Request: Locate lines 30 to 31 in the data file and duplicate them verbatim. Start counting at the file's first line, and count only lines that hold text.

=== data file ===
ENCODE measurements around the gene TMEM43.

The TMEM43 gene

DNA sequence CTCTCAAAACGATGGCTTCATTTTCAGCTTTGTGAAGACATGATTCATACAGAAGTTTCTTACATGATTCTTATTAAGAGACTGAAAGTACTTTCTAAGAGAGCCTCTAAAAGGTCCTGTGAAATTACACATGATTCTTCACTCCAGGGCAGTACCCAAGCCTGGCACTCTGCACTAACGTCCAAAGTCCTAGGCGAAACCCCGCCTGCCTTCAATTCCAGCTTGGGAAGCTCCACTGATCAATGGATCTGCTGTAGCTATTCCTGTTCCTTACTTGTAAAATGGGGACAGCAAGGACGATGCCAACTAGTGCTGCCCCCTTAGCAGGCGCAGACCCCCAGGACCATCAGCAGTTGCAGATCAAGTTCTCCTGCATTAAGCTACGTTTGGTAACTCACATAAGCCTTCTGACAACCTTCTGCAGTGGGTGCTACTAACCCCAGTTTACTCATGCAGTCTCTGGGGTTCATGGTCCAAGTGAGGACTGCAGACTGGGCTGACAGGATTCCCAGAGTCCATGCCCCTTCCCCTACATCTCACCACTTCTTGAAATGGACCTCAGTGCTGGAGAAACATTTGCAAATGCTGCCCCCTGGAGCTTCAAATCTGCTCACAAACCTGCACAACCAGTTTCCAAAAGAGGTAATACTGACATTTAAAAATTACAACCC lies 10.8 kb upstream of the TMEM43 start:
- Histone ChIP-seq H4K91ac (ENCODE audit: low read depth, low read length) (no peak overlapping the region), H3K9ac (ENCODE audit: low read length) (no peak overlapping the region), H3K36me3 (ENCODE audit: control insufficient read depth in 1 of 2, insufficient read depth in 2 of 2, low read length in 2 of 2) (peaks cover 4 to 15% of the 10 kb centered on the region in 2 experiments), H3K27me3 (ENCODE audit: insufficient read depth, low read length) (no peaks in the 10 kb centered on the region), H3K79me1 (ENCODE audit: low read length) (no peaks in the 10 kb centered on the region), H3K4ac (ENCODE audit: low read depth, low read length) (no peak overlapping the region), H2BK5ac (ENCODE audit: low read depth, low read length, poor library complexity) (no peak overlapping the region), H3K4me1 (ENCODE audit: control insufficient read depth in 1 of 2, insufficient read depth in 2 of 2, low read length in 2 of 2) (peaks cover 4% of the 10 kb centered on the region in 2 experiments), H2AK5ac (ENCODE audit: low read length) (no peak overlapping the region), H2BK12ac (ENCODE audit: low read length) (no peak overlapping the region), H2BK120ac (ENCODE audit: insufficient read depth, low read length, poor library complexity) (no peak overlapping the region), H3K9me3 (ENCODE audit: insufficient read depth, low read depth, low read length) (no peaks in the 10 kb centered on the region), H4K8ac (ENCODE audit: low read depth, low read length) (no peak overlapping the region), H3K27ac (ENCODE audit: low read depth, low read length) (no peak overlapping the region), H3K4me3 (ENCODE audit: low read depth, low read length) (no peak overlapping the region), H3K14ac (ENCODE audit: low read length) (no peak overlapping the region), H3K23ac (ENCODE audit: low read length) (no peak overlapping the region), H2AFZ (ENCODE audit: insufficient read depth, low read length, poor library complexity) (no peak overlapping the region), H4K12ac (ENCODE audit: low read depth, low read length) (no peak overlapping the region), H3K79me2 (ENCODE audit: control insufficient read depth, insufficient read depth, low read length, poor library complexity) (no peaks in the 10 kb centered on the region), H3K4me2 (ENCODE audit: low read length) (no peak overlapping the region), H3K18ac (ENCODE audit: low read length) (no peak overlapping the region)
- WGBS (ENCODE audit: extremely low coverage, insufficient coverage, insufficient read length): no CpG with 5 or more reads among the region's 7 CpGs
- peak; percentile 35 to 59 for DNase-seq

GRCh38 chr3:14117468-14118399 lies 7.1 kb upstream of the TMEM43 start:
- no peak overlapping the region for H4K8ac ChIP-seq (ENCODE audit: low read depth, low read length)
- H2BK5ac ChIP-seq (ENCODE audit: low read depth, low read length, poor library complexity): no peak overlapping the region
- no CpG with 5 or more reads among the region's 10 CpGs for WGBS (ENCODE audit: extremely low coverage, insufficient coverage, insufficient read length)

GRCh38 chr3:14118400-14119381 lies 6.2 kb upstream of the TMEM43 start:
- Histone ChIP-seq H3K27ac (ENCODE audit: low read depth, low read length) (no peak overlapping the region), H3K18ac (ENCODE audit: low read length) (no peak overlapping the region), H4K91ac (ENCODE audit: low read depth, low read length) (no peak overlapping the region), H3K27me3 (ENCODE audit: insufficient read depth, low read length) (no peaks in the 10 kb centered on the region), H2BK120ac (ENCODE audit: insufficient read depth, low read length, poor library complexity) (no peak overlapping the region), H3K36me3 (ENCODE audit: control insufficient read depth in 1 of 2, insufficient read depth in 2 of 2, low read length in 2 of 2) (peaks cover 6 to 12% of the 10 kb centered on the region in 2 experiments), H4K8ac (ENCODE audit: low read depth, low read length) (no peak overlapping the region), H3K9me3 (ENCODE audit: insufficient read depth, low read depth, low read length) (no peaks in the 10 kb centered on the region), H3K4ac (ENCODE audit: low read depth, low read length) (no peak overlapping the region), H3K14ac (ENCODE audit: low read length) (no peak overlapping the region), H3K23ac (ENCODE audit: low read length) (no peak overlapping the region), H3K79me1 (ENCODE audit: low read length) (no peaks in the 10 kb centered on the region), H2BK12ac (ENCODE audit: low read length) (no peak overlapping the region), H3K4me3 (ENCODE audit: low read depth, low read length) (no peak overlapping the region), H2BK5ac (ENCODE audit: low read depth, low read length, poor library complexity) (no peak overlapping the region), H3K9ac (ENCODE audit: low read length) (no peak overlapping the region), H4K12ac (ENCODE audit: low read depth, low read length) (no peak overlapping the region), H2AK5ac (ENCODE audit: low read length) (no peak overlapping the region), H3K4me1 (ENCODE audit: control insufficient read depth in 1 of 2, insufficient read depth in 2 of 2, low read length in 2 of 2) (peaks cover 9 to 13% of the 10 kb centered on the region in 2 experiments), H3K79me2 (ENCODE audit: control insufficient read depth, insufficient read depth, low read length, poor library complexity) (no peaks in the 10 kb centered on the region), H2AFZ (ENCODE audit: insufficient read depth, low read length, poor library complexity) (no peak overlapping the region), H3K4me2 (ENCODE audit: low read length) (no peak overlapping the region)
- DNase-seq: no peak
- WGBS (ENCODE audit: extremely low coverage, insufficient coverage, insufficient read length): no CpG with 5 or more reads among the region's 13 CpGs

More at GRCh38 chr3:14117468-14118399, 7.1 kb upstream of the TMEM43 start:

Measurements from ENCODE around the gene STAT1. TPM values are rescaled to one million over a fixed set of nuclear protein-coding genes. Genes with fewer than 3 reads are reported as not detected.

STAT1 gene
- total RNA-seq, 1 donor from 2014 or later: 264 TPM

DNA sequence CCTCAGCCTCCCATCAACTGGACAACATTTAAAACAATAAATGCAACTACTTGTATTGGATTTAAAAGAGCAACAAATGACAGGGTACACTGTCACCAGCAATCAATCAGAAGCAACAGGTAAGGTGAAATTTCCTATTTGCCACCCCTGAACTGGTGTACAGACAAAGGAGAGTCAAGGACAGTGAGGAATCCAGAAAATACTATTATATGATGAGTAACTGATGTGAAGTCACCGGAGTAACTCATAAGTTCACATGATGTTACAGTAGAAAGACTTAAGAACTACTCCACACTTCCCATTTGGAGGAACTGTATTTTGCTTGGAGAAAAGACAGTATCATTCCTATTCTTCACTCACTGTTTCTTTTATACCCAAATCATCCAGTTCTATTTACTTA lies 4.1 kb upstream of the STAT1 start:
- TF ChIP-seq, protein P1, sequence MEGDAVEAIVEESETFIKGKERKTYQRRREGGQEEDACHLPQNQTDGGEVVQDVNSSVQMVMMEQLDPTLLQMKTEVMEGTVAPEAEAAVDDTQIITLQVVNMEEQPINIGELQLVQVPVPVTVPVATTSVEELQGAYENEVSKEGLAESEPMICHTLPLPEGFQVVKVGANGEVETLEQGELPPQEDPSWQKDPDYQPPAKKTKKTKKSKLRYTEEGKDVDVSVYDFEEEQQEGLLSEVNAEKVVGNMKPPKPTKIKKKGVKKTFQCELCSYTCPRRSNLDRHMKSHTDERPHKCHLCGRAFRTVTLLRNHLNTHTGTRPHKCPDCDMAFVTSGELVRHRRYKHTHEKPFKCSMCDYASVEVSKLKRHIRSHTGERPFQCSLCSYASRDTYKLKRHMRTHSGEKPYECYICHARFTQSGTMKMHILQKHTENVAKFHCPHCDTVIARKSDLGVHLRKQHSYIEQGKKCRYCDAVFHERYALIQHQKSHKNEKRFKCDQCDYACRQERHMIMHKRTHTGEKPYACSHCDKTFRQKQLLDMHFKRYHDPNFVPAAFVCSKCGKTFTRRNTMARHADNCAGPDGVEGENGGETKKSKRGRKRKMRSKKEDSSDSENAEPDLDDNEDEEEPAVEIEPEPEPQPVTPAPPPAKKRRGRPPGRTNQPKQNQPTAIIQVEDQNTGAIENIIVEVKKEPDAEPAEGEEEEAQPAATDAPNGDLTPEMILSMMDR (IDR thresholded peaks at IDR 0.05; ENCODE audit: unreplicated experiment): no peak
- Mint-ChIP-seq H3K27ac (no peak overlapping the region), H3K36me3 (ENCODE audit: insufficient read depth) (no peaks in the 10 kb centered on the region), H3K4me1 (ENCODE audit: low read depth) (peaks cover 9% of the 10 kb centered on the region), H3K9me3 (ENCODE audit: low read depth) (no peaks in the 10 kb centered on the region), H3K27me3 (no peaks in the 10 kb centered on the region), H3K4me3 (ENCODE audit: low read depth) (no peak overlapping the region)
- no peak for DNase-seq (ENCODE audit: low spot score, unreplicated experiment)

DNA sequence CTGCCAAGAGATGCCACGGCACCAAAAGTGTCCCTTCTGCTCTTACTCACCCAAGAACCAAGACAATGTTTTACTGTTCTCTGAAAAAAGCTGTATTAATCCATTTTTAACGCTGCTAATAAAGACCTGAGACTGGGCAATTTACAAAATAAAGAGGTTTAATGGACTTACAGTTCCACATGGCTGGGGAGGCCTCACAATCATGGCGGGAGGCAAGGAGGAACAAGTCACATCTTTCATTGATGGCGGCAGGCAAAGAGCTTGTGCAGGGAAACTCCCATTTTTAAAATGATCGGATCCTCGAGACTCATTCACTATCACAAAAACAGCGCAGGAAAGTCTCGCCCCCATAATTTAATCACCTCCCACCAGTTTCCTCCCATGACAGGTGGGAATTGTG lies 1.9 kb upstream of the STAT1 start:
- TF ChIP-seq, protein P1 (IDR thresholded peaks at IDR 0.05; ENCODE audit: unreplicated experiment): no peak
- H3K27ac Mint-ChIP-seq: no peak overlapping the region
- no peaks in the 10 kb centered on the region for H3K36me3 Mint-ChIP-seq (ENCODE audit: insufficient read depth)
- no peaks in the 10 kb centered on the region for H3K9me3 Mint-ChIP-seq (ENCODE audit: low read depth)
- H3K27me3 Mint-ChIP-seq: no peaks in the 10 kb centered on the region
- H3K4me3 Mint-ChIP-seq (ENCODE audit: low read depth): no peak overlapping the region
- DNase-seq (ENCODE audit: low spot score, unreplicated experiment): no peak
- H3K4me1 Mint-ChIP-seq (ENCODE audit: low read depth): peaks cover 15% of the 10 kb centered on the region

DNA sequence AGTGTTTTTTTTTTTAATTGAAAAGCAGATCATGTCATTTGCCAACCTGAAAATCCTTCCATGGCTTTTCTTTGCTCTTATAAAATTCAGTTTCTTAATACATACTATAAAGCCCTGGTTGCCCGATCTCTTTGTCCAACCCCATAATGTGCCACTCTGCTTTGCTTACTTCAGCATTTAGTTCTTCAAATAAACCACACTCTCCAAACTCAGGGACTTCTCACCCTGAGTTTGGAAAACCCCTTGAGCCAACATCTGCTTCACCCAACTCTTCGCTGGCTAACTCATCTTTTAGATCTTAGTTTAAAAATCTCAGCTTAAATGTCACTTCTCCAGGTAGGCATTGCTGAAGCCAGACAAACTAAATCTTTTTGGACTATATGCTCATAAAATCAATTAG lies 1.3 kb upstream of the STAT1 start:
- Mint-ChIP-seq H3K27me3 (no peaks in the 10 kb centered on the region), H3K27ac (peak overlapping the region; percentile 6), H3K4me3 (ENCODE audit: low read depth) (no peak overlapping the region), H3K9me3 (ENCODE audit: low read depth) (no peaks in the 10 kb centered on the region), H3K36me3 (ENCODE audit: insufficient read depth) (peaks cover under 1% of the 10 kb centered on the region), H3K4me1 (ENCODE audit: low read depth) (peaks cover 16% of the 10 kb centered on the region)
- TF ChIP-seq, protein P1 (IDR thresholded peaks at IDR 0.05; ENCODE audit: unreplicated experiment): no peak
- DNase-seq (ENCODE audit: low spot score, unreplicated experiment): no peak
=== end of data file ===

- DNase-seq (ENCODE audit: low spot score, unreplicated experiment): no peak
- H3K4me1 Mint-ChIP-seq (ENCODE audit: low read depth): peaks cover 15% of the 10 kb centered on the region